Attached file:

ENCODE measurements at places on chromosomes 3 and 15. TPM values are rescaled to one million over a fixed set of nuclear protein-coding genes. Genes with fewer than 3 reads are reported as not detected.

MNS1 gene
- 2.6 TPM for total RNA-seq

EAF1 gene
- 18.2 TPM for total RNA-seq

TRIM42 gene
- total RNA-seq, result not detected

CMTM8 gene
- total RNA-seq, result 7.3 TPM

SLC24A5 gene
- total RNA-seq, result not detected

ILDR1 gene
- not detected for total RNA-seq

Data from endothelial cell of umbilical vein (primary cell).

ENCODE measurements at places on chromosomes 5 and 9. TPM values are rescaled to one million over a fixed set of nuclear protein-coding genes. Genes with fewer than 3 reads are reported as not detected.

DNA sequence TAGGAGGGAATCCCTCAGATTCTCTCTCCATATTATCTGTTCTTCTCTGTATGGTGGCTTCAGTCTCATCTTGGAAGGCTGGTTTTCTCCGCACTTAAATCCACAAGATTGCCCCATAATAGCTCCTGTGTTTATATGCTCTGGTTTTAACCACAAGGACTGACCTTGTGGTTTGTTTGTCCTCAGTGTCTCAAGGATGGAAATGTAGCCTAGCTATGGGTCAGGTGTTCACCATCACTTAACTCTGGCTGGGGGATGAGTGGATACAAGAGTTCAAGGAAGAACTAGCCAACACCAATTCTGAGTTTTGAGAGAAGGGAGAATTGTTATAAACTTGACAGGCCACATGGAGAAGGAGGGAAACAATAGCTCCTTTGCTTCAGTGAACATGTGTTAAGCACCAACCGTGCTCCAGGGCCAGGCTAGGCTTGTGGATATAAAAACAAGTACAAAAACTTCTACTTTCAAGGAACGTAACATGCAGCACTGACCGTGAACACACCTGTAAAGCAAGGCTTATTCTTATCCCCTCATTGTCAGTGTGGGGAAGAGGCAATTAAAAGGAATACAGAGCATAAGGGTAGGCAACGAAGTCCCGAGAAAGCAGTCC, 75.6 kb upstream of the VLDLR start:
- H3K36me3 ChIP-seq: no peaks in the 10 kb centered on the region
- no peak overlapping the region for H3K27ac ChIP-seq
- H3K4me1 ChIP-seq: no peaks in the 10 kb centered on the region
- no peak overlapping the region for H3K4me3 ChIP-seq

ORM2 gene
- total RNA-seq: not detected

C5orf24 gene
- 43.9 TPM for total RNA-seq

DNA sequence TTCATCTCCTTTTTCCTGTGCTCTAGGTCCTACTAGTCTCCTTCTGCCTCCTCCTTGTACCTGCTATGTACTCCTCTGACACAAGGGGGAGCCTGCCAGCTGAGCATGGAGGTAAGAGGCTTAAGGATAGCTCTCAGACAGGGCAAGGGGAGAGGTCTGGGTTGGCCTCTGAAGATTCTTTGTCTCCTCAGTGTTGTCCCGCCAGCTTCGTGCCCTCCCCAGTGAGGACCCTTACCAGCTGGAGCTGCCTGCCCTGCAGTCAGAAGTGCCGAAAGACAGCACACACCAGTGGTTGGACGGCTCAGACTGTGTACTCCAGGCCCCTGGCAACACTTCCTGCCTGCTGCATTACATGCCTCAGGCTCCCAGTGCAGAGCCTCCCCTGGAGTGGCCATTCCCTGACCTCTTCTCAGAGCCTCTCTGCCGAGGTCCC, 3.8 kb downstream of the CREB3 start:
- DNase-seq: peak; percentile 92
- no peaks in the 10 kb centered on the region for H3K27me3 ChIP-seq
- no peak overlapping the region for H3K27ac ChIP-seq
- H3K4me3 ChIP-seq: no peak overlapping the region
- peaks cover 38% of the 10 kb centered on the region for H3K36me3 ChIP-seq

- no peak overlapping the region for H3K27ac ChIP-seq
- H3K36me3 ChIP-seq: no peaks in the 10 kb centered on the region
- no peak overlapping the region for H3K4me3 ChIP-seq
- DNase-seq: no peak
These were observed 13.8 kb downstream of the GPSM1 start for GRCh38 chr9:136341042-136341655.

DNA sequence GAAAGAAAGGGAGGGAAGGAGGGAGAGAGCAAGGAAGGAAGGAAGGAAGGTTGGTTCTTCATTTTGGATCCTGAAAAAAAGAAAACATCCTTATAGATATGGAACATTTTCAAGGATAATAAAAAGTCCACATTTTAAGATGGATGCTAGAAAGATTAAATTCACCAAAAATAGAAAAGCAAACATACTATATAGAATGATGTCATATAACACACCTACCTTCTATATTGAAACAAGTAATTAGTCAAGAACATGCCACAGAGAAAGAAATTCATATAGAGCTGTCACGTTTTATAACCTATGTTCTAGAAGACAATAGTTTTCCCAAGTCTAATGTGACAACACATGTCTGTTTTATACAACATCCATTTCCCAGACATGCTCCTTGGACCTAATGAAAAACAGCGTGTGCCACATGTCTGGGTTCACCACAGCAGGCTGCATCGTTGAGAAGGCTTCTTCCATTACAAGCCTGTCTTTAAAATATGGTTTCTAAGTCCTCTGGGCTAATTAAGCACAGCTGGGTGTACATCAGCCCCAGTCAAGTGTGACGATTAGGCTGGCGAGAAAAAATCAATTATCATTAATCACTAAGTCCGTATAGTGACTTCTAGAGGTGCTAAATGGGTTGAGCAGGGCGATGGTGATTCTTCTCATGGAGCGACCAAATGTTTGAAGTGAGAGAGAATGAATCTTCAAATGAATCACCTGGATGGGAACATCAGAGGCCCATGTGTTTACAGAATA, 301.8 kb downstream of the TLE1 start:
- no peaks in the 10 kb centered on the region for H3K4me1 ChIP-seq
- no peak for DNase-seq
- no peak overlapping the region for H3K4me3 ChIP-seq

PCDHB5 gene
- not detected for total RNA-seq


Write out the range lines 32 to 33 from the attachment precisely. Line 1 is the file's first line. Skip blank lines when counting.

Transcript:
- H3K36me3 ChIP-seq: no peaks in the 10 kb centered on the region
- no peak overlapping the region for H3K4me3 ChIP-seq